Bachelor of Science (B.S.)
Science & Environmental Policy
Natural vegetation communities follow predictable patterns of soil, topography, and climate. Managed agricultural lands do not. Farmland plant communities follows technology and profit. Farmland Mapping and Monitoring Program (FMMP) land use data from 1996 and Monterey County Local Agency Formation Commission survey maps from 1999 were used to describe land use activities as a GIS model. The project determined the spatial distribution between farmland mapping categories within the corporate boundaries (city limits) and sphere of influences boundaries (projected urban growth areas). Data indicates that 5,667 acres of farmland within the current and projected city limits will be converted to urban land within the next ten to twenty years. That is 26% of farmlands projected to be lost through the transfer and re-zoning into urban and commercial developments. Local cities are rapidly expanding: there has been 11 annexation and three formations of service districts over the last five years within the Salinas Valley. Total area within all spheres of influence is 3,180 acres, 70% of which is farmland. The City of Salinas has 1075 acres in their sphere of influence 44% which is built up and 51% is prime farmland; Gonzales has 411 acres, 4% of that is urban/built-up and 81% is prime farmland; Greenfield records 490 acres of land, with 11% urban/built-up and 80% prime farmland; Soledad has 394 acres with 13% urban/built-up and 76% prime farmland; King City has 810 acres within their spheres of influence 17% urban/built-up 70% farmland. Of that 70%, 9% is prime, 52% grazing and 8% farmland of statewide importance.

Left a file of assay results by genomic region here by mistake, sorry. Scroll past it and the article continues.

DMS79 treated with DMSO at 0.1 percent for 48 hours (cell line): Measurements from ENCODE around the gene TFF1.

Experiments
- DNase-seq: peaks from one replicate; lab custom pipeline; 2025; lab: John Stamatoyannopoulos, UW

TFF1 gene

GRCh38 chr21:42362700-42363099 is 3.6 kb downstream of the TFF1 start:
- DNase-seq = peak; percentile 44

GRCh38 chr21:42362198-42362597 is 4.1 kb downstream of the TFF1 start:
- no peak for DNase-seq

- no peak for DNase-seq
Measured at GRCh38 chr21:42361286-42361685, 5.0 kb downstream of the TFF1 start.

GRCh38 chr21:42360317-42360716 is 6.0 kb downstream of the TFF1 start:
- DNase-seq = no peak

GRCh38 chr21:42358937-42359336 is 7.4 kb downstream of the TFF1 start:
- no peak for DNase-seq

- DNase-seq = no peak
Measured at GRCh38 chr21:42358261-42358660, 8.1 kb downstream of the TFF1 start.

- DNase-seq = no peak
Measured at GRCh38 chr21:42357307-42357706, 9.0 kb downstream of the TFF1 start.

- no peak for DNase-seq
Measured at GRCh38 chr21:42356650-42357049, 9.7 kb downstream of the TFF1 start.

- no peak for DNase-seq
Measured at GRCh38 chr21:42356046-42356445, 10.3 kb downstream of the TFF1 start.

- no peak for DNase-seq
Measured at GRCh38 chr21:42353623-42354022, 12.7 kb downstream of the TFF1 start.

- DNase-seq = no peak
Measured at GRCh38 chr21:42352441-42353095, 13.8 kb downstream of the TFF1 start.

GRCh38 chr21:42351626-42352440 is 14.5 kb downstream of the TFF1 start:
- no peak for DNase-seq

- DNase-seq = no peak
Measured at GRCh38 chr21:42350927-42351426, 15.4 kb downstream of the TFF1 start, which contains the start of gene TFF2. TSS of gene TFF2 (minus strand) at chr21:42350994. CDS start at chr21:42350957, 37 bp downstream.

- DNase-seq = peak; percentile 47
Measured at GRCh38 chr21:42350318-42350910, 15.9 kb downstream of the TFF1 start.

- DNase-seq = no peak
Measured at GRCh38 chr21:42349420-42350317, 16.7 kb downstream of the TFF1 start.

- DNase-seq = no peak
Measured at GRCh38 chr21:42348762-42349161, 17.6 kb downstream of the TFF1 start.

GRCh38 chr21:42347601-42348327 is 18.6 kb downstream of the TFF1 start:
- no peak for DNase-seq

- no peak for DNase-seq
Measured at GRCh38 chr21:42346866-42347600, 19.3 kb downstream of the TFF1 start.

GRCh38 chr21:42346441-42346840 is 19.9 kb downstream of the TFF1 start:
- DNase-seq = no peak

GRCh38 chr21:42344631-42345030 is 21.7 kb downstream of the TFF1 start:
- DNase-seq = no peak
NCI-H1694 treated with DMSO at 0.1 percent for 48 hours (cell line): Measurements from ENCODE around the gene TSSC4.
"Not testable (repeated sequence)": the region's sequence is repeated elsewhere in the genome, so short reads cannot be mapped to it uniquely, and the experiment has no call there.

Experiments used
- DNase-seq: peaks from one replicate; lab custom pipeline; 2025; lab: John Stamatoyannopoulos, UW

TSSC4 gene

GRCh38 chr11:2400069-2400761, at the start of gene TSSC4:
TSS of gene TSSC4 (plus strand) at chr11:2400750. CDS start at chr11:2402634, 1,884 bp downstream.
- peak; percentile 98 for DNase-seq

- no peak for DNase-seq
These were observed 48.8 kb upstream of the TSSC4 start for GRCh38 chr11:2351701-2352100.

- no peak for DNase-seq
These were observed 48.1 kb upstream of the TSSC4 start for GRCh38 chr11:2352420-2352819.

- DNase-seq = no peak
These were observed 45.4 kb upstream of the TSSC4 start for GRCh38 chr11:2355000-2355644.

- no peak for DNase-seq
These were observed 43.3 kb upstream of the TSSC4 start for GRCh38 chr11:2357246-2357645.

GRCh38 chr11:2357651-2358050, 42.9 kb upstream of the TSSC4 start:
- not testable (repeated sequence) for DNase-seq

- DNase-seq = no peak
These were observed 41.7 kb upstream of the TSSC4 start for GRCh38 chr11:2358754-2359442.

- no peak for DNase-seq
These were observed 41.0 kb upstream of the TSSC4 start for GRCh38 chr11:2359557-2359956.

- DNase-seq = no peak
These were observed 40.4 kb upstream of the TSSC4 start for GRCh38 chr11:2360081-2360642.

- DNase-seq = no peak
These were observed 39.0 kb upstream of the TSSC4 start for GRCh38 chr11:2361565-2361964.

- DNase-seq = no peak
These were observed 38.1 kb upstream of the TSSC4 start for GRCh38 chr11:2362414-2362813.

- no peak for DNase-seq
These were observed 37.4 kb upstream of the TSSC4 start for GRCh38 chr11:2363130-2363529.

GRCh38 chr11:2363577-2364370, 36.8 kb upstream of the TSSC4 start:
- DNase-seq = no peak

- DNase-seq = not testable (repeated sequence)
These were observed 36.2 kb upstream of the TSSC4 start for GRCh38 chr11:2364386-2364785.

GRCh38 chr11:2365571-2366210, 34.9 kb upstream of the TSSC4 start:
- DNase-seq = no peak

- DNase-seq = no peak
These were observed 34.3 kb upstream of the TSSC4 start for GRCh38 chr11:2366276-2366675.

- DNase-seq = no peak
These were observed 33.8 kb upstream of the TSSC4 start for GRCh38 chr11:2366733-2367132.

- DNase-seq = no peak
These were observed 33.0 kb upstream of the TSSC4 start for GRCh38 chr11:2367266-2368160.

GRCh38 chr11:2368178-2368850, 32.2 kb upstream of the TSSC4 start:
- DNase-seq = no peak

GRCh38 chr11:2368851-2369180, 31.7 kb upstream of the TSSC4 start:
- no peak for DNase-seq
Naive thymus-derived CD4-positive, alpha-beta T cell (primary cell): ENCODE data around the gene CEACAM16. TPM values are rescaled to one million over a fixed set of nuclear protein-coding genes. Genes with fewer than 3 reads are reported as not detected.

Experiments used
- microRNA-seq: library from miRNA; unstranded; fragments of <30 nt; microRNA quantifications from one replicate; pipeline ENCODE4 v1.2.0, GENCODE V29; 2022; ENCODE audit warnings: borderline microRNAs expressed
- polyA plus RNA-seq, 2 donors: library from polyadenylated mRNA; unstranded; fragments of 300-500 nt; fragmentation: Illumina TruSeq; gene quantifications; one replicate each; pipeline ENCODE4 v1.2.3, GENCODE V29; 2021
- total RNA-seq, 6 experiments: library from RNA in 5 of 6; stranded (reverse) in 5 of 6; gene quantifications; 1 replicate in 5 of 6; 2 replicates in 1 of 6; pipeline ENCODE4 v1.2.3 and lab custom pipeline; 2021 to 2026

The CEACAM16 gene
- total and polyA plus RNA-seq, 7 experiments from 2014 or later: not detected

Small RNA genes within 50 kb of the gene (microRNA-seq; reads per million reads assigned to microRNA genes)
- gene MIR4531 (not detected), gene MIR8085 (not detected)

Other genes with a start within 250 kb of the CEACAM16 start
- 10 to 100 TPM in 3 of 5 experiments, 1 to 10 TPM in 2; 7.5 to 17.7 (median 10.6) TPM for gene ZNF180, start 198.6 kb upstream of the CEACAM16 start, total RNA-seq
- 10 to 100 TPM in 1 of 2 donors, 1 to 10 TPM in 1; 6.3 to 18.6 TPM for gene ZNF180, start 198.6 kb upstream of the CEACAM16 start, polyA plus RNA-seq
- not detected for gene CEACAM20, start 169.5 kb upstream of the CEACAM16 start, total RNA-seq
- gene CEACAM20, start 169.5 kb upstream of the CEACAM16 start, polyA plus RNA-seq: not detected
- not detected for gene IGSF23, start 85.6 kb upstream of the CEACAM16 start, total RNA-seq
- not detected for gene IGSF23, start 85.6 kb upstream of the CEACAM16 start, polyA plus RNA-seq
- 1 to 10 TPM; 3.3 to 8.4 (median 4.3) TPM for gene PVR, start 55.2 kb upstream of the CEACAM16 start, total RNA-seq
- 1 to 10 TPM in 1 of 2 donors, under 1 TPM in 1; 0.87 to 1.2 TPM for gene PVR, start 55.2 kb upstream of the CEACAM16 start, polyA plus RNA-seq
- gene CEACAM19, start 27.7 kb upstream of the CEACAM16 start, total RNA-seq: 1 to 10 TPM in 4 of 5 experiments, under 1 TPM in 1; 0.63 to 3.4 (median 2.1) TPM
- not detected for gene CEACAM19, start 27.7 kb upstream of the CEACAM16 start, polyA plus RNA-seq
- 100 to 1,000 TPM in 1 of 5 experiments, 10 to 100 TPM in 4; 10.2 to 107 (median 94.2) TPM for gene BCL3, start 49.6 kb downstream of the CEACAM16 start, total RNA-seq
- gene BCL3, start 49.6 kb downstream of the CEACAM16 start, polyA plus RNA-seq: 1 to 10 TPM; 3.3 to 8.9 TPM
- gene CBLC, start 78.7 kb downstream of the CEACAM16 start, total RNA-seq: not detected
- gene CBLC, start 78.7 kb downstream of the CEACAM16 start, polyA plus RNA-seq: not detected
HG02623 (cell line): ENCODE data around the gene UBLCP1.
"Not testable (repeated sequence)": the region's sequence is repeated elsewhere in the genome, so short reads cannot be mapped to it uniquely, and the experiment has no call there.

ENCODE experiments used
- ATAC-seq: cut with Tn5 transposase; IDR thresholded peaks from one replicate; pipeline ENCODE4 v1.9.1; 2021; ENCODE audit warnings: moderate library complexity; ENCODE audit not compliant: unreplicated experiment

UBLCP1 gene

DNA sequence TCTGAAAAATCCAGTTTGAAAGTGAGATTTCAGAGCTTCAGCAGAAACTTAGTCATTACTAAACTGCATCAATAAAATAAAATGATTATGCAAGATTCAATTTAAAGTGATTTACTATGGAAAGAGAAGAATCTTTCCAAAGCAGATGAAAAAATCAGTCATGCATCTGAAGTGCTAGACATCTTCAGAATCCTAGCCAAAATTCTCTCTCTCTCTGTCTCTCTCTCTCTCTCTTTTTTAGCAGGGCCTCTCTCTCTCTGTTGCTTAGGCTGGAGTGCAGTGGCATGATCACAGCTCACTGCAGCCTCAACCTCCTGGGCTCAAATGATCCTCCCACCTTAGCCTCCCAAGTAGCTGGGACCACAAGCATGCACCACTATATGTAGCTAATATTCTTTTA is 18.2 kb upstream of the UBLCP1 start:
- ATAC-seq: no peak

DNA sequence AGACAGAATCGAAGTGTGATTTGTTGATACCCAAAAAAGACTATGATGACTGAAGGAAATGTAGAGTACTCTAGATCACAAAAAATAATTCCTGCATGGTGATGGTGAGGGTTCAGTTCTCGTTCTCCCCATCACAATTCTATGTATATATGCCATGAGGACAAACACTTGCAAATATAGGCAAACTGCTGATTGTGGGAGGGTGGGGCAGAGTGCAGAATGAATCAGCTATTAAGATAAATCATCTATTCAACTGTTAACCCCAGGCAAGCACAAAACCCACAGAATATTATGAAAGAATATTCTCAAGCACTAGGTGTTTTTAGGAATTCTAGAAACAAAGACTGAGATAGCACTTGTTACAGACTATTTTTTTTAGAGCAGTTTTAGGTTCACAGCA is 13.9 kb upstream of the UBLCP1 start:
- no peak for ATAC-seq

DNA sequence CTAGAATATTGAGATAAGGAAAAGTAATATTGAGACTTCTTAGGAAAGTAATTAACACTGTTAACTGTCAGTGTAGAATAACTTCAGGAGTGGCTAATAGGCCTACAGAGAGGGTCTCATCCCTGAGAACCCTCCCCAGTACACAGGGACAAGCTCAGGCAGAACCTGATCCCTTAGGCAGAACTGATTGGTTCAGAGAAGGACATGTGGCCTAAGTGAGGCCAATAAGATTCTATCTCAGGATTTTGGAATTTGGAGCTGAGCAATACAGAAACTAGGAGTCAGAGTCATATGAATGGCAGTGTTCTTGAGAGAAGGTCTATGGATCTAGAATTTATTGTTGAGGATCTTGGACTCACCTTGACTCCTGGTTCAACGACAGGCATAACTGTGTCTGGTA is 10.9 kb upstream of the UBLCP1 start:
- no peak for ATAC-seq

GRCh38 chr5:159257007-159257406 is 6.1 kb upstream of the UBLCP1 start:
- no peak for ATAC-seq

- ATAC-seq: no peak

Soliz, Theresa, "The impact of urban sprawl in reducing the agricultural land base in the Salinas Valley : a GIS approach" (1999). Capstone Projects (Campus-Only Access). 166.